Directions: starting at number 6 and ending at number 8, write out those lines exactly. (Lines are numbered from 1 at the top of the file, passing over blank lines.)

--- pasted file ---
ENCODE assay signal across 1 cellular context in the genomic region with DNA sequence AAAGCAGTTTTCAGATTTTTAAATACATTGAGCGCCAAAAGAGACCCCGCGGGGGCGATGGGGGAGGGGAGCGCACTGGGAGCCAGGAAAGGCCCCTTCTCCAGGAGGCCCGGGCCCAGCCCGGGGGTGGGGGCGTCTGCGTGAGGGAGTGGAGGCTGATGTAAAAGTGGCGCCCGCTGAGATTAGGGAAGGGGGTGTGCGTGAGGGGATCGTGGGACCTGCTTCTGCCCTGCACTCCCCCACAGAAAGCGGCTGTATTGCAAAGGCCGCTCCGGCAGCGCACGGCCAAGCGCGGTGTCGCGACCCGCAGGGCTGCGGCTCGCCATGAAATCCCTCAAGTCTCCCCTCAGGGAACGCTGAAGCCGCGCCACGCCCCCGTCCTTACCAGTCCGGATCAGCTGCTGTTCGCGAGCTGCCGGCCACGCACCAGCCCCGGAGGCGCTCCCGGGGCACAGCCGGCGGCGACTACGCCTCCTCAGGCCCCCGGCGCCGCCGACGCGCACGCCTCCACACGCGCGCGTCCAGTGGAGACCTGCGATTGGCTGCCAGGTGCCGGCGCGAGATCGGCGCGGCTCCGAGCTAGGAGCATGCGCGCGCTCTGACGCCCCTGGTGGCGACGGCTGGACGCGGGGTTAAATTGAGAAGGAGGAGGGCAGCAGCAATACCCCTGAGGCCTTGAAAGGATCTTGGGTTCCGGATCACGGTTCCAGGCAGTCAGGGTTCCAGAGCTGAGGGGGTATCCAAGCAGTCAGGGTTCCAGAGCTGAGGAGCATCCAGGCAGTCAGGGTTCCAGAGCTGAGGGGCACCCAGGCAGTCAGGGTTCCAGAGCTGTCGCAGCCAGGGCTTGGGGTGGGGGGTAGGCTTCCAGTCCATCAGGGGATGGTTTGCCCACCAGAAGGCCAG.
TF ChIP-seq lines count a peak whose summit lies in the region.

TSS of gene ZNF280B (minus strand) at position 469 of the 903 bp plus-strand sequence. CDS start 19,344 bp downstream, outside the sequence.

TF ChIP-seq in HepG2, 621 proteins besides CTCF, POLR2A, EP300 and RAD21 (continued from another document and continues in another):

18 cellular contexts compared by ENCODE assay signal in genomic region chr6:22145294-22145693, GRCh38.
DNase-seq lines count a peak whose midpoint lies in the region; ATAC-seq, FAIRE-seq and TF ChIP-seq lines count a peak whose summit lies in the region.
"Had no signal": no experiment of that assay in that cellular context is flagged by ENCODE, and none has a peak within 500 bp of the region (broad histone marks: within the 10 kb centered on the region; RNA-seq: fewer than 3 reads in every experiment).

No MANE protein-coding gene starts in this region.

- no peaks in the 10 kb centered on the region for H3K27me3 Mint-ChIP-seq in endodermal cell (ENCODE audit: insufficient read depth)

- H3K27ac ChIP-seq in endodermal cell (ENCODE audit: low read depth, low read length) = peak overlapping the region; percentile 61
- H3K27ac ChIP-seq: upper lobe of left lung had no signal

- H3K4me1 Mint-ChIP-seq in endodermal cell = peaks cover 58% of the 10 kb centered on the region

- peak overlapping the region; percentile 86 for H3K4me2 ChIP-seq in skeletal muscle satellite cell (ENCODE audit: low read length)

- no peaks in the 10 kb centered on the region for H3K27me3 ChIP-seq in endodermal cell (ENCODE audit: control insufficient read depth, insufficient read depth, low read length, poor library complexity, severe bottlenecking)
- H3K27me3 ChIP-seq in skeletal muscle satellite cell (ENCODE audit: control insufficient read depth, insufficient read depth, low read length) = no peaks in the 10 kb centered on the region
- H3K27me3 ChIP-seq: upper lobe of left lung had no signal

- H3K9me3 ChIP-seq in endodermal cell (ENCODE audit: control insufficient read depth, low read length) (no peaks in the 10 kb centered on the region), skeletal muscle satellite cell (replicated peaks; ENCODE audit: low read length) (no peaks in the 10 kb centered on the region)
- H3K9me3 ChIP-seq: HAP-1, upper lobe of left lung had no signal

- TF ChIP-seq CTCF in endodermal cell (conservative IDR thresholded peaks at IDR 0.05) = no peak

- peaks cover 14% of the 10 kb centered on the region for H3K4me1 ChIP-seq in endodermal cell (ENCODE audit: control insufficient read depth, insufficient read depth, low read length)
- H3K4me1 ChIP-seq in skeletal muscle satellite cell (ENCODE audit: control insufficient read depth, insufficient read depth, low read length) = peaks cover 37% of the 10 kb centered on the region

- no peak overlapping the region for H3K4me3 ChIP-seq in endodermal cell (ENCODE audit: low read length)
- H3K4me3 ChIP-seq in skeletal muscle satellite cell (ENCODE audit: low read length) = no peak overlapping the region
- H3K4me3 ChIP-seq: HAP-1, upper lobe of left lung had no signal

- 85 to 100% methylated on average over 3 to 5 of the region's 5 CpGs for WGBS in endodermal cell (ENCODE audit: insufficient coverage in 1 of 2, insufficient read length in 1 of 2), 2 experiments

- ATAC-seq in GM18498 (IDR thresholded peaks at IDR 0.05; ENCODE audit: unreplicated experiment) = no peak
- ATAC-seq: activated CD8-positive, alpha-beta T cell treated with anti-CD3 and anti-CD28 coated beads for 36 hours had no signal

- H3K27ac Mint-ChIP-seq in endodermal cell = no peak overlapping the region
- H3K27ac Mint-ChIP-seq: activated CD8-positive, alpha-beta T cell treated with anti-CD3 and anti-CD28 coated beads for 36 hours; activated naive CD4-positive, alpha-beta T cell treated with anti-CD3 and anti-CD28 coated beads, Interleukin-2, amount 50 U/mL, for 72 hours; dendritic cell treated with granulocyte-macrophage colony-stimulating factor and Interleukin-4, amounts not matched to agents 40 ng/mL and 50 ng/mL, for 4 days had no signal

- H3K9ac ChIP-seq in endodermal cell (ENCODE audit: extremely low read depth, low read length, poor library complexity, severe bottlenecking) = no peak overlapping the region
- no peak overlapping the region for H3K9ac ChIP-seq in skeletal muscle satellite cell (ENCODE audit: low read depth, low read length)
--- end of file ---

DNase-seq lines count a peak whose midpoint lies in the region; ATAC-seq, FAIRE-seq and TF ChIP-seq lines count a peak whose summit lies in the region.
"Had no signal": no experiment of that assay in that cellular context is flagged by ENCODE, and none has a peak within 500 bp of the region (broad histone marks: within the 10 kb centered on the region; RNA-seq: fewer than 3 reads in every experiment).

No MANE protein-coding gene starts in this region.